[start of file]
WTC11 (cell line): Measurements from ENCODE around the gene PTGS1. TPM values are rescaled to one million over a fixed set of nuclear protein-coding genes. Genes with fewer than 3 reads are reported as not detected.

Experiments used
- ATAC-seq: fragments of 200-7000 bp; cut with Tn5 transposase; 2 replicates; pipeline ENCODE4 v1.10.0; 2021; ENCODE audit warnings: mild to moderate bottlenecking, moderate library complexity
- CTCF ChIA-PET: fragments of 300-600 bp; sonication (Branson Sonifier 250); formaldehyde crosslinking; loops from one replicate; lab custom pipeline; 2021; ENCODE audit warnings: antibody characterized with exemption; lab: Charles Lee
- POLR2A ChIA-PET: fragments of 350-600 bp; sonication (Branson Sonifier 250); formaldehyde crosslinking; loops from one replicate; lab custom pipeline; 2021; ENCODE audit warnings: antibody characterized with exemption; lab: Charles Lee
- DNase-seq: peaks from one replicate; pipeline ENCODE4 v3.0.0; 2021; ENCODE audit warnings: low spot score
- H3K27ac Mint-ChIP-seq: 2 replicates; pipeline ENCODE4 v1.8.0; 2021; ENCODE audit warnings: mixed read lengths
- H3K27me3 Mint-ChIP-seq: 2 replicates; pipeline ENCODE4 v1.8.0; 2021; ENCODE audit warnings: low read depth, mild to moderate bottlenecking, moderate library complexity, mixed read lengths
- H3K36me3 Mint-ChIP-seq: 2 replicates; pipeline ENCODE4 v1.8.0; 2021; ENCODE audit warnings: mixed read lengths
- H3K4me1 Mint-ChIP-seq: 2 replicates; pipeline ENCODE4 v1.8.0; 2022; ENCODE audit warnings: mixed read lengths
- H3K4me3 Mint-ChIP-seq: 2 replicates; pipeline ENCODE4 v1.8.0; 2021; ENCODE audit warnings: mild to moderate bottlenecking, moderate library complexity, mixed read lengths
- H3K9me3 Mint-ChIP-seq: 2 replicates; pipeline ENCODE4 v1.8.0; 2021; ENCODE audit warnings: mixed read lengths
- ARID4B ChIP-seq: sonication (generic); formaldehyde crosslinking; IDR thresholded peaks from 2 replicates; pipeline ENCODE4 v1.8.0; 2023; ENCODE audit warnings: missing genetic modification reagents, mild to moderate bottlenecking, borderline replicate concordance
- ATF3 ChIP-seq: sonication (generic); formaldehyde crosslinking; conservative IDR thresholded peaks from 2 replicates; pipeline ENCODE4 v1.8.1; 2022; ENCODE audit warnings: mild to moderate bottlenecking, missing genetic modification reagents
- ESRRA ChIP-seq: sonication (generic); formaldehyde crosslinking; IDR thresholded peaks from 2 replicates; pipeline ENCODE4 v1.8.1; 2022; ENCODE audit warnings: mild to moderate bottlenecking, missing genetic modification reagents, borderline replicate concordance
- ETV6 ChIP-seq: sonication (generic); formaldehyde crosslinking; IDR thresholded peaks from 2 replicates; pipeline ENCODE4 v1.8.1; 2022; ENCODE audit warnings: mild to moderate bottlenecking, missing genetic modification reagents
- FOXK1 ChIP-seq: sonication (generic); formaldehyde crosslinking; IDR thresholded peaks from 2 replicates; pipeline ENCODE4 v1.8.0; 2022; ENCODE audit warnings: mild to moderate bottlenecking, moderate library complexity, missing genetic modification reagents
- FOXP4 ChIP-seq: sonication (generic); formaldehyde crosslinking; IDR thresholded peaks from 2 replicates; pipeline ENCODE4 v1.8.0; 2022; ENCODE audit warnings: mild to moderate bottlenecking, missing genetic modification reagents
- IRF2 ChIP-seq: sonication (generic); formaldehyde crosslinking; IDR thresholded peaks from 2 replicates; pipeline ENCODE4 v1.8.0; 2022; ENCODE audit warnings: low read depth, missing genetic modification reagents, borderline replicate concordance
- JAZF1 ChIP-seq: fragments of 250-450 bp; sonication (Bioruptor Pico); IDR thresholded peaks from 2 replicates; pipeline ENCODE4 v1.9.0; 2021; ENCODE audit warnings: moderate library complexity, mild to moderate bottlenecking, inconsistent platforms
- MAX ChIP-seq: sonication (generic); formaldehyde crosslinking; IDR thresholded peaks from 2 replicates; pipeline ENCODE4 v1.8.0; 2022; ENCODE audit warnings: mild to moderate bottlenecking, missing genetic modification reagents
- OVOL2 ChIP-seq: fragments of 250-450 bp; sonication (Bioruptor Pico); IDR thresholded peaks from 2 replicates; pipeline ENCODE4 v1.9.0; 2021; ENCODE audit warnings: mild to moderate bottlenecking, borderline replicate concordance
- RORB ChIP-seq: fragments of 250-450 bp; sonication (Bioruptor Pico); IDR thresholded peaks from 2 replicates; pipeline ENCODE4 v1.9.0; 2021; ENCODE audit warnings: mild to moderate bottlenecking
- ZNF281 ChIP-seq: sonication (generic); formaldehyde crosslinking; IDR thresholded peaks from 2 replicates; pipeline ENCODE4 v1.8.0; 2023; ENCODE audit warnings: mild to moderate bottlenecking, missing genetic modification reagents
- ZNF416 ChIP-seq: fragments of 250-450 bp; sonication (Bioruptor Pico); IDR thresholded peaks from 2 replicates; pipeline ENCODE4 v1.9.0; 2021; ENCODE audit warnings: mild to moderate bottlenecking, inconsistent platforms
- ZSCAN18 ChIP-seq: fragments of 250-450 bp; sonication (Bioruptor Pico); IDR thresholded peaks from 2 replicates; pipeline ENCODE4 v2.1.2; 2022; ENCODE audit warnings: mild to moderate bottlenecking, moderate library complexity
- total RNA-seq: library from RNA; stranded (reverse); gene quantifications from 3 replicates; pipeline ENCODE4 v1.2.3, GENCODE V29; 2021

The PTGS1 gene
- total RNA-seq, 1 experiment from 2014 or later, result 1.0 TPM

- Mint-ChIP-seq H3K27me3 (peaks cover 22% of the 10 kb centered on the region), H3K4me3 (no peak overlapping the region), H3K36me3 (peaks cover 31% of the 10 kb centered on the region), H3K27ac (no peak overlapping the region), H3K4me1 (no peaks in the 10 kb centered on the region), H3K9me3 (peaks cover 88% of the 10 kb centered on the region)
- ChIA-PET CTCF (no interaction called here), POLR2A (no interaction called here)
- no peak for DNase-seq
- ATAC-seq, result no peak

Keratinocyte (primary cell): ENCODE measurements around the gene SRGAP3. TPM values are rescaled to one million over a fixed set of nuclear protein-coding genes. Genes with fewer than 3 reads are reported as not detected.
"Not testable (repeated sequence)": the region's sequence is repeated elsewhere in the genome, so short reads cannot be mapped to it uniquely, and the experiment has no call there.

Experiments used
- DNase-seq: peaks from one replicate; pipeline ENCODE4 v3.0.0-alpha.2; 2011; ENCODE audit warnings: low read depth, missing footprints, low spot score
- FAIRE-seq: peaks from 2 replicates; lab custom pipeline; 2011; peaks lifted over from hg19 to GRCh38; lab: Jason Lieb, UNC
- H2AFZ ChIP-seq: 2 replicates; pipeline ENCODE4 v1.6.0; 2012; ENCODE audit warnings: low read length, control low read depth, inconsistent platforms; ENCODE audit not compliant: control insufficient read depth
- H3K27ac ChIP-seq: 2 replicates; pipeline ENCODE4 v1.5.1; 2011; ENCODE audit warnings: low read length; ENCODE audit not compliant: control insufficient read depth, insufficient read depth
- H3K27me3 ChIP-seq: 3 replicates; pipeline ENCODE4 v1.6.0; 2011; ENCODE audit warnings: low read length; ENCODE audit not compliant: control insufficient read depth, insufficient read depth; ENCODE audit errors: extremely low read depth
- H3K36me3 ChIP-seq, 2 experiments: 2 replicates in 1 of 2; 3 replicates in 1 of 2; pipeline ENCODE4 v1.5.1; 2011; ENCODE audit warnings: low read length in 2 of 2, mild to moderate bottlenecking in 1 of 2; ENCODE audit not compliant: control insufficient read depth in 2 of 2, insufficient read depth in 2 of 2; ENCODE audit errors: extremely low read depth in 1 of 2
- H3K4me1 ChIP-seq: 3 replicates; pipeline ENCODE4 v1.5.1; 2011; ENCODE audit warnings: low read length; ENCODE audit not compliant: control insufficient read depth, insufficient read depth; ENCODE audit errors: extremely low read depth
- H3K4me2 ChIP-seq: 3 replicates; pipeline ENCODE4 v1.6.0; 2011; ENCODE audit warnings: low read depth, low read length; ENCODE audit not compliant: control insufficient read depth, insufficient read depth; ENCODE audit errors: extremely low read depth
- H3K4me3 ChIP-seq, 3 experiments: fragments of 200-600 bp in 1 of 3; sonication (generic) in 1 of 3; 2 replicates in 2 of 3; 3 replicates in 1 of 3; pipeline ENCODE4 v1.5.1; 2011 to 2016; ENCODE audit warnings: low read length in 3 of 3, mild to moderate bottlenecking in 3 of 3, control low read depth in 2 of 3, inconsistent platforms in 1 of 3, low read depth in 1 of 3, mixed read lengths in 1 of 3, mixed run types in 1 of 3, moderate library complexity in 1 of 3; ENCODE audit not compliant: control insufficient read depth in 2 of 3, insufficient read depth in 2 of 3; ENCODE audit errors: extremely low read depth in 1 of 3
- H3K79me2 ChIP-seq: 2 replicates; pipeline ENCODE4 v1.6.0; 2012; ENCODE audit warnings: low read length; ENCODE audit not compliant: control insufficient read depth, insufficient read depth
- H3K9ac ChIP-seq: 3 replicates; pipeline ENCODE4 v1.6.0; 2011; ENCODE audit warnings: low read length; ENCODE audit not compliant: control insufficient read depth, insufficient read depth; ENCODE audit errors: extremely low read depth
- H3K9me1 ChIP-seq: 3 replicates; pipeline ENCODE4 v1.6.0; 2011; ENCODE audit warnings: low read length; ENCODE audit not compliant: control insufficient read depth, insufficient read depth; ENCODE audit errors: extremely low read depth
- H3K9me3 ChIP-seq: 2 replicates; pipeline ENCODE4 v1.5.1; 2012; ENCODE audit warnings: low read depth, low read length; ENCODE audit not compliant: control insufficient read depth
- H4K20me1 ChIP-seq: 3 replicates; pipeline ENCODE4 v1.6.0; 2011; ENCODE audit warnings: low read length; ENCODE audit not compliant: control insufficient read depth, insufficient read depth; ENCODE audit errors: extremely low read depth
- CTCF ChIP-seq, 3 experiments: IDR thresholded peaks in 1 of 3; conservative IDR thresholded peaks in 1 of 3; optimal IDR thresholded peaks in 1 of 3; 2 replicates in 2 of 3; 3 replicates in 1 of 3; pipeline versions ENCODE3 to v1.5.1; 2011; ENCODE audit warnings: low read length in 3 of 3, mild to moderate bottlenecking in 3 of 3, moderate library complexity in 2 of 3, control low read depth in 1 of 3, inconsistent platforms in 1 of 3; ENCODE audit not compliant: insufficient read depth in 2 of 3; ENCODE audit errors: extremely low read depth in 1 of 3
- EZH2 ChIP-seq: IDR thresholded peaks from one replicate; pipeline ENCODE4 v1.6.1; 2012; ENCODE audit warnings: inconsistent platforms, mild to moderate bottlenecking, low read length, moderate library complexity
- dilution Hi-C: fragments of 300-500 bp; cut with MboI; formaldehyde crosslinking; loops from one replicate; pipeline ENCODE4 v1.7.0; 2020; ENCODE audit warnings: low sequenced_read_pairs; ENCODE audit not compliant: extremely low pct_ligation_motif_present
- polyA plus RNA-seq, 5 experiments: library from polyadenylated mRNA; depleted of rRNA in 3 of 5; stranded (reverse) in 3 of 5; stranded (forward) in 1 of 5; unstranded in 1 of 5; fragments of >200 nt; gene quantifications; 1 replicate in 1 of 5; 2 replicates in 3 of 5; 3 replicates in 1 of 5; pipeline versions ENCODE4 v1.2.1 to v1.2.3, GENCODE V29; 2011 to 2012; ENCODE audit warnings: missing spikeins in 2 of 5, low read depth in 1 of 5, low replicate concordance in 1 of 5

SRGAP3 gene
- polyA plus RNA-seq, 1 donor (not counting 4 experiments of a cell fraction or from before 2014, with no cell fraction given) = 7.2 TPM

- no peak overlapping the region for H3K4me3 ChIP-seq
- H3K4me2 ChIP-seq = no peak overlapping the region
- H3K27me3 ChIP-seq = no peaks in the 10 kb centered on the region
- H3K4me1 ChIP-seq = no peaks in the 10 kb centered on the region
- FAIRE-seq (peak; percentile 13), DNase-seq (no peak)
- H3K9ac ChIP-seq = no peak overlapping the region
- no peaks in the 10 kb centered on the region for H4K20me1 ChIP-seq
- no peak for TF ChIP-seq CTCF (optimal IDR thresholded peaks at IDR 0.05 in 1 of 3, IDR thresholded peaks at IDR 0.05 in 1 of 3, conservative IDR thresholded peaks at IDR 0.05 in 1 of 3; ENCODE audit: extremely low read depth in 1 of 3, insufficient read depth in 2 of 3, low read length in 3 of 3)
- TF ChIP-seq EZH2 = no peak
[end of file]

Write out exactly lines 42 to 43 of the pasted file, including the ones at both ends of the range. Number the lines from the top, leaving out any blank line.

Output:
- H3K36me3 ChIP-seq, 2 experiments: 2 replicates in 1 of 2; 3 replicates in 1 of 2; pipeline ENCODE4 v1.5.1; 2011; ENCODE audit warnings: low read length in 2 of 2, mild to moderate bottlenecking in 1 of 2; ENCODE audit not compliant: control insufficient read depth in 2 of 2, insufficient read depth in 2 of 2; ENCODE audit errors: extremely low read depth in 1 of 2
- H3K4me1 ChIP-seq: 3 replicates; pipeline ENCODE4 v1.5.1; 2011; ENCODE audit warnings: low read length; ENCODE audit not compliant: control insufficient read depth, insufficient read depth; ENCODE audit errors: extremely low read depth